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MONROVIA, 10 June (IRIN) - The international community still needs to dig into its pocket for another US $10 million so that thousands of ex-combatants can be eased back into civilian life, UN officials said on Friday.
Almost two years after Liberia's peace deal, around 43,000 former fighters who have been disarmed are still waiting for funds to go back to school or begin vocational training.
UN officials said the United States had recently stumped up $15 million to help reintegrate ex-combatants and Sweden had handed over $3.6 million. The European Commission, meanwhile, has pledged 7 million euros (US $8.5 million).
"(This) has helped us reduce the funding shortfall... but we still need about $10 million," Abou Moussa, the acting head of the UN Mission in Liberia (UNMIL), told reporters on Friday.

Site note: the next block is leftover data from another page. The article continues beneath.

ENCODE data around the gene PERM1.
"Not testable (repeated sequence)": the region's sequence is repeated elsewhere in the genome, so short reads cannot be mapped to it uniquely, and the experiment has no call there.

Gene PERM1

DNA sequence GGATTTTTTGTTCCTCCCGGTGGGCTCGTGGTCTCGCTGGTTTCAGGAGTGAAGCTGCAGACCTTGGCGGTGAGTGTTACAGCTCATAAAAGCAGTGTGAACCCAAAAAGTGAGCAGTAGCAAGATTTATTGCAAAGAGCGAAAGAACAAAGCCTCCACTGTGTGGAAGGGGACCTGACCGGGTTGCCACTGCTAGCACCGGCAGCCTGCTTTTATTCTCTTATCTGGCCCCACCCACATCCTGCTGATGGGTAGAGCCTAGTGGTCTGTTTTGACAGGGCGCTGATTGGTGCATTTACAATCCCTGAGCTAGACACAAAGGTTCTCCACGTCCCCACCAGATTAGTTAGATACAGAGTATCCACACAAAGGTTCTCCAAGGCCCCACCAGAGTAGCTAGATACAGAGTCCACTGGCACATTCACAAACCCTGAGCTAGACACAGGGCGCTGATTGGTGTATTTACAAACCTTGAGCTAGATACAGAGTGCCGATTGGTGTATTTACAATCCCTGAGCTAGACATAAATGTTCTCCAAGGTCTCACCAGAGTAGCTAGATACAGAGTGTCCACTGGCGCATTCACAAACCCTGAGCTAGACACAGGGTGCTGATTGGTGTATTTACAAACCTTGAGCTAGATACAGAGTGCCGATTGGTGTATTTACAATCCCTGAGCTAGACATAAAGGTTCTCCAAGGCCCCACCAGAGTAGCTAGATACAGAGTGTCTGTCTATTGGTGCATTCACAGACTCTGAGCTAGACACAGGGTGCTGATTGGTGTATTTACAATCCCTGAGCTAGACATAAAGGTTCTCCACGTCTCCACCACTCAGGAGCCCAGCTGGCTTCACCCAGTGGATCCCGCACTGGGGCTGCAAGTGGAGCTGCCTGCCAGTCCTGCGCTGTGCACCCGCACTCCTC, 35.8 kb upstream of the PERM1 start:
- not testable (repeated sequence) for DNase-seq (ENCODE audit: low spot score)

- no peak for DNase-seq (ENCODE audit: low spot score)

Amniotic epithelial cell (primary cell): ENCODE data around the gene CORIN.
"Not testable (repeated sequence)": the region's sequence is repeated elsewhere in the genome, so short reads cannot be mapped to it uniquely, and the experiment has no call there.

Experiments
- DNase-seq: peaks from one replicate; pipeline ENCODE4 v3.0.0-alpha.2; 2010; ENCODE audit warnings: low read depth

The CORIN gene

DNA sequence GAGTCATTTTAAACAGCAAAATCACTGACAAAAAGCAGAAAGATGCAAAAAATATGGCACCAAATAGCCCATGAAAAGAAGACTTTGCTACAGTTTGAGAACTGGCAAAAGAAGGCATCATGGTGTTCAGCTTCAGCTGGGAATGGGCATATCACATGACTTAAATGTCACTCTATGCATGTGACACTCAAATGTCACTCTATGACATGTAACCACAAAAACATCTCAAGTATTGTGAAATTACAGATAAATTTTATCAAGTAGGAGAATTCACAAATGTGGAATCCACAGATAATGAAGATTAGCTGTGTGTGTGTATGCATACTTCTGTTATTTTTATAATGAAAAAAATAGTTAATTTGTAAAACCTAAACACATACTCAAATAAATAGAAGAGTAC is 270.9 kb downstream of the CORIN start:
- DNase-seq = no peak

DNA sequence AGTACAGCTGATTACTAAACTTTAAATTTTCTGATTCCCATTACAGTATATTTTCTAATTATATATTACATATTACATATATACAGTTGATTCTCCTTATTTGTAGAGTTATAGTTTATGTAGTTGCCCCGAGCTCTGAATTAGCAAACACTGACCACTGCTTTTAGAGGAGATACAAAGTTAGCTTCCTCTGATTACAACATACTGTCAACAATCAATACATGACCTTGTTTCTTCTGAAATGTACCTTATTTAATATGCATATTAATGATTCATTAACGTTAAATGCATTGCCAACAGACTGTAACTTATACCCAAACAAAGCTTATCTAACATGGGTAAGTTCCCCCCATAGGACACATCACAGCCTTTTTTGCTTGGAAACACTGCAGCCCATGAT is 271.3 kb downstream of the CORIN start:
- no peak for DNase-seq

"We are confident that other donors will follow through and help us breach this critical gap," he said.
Liberia is struggling to recover from 14 years of civil war, and with crunch elections just four months away, international experts are worried about ex-combatants kicking their heels on the streets, creating a ready-made recruiting pool for anyone wanting to disrupt the democratic process.
Analysts point to the fact that a flawed disarmament, demobilisation and reintegration process in Liberia in the 1990s was a key reason behind the West African nation's spiral back to war.
"DDR failure was an important part of the lost chance in 1997, facilitating the re-recruitment of fighters for the armed groups that tore the country apart between 1999 and 2003," the Brussels-based think tank, International Crisis Group, noted in its latest Liberia report.
"This process is already reoccurring in Monrovia and northern and eastern Liberia," it added.
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